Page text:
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Antiviral eye-drops

BMJ Group Medical Reference

There's some good evidence that antiviral eye-drops can heal your eye.

Antiviral eye-drops are designed to kill the virus that's causing the infection. You'll probably be prescribed a treatment called aciclovir (brand name Zovirax). It comes as an ointment that's specially designed to go in your eye.

One summary of the research (a systematic review) showed that antiviral eye-drops worked better than dummy ( placebo) eye-drops. The research included more than 400 people with small areas of infection called ulcers on the surface of their eye's cornea. The ulcers were more likely to have healed after 14 days if people used antiviral eye-drops. [12]

The research also compared different types of antiviral eye-drops. It found that they all worked more or less the same. But idoxuridine seemed to work more slowly than the other eye-drops. Idoxuridine is not used in the UK.

The research did not mention whether antiviral eye-drops can be harmful. But you may find that when you use eye-drops your eyes: [13]

  • Water more than usual

  • Feel itchy and uncomfortable.



The cornea is a thin, clear film, which covers the front of your eye and helps you focus.


You get an infection when bacteria, a fungus, or a virus get into a part of your body where it shouldn't be. For example, an infection in your nose and airways causes the common cold. An infection in your skin can cause rashes such as athlete's foot. The organisms that cause infections are so tiny that you can't see them without a microscope.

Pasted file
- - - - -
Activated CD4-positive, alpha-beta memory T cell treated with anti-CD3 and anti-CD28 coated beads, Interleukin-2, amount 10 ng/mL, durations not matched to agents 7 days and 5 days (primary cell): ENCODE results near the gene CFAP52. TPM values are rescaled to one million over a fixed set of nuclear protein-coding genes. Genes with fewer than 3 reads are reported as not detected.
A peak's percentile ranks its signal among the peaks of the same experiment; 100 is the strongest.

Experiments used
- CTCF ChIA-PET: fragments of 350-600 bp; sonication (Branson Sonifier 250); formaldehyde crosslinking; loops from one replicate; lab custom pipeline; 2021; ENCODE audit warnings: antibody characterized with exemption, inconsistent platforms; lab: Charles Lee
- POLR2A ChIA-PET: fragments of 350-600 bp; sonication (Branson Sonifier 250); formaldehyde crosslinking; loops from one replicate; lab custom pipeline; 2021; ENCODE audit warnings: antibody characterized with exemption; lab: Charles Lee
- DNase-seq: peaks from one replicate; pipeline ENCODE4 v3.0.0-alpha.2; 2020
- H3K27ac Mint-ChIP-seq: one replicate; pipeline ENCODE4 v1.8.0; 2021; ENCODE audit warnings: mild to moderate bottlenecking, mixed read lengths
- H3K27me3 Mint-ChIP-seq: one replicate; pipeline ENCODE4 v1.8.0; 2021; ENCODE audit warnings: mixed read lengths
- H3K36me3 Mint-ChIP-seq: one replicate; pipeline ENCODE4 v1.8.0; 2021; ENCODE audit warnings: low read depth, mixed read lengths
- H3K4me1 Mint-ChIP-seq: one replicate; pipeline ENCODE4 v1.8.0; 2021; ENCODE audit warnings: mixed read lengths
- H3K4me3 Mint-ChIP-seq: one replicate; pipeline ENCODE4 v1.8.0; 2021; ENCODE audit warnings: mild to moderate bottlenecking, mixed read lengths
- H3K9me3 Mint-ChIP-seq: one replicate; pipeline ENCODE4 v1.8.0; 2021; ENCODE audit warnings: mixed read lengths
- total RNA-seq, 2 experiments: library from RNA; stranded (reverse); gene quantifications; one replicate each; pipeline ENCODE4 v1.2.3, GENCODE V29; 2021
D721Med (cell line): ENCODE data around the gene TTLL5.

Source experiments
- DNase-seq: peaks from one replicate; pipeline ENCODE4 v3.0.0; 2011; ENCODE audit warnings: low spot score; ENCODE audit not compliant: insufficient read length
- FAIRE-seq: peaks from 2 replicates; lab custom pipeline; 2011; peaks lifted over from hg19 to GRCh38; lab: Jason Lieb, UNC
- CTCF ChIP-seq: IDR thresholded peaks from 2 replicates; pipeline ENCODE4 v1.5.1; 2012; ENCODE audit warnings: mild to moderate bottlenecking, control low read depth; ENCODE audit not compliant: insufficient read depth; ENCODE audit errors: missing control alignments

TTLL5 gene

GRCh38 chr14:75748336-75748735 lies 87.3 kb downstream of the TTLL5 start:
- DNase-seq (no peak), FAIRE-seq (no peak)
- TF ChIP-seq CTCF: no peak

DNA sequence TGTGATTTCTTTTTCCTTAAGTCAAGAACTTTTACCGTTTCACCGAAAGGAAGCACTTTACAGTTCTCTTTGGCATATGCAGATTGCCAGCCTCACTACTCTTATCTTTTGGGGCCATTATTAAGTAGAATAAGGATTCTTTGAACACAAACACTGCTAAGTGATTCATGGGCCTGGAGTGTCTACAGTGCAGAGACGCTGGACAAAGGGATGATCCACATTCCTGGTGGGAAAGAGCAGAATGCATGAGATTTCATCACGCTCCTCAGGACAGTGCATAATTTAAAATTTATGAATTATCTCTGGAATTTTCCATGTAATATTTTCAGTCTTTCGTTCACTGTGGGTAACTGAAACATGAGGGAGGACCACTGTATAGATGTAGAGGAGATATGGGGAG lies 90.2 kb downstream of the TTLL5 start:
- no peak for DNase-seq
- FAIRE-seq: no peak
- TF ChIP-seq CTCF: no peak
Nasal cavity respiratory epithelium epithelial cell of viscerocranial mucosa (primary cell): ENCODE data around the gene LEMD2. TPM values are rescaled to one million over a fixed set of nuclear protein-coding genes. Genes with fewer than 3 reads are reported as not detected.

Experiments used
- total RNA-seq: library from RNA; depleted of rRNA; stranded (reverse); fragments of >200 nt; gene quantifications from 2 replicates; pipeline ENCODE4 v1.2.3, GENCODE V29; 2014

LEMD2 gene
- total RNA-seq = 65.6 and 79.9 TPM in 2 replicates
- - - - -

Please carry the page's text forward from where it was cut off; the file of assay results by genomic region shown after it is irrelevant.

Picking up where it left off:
A placebo is a 'pretend' or dummy treatment that contains no active substances. A placebo is often given to half the people taking part in medical research trials, for comparison with the 'real' treatment. It is made to look and taste identical to the drug treatment being tested, so that people in the studies do not know if they are getting the placebo or the 'real' treatment. Researchers often talk about the 'placebo effect'. This is where patients feel better after having a placebo treatment because they expect to feel better. Tests may indicate that they actually are better. In the same way, people can also get side effects after having a placebo treatment. Drug treatments can also have a 'placebo effect'. This is why, to get a true picture of how well a drug works, it is important to compare it against a placebo treatment.

systematic reviews

A systematic review is a thorough look through published research on a particular topic. Only studies that have been carried out to a high standard are included. A systematic review may or may not include a meta-analysis, which is when the results from individual studies are put together.


An ulcer is an open sore. Ulcers can happen in many parts of your body, such as in your stomach, and the skin of your legs, mouth, or genitals.


Viruses are microbes (tiny organisms) that need the cells of humans or other animals to exist. They use the machinery of cells to reproduce. Then they spread to other cells in the body.

For more terms related to Herpes simplex eye infection


For references related to Herpes simplex eye infection click here.
Last Updated: October 07, 2013
This information does not replace medical advice.  If you are concerned you might have a medical problem please ask your Boots pharmacy team in your local Boots store, or see your doctor.

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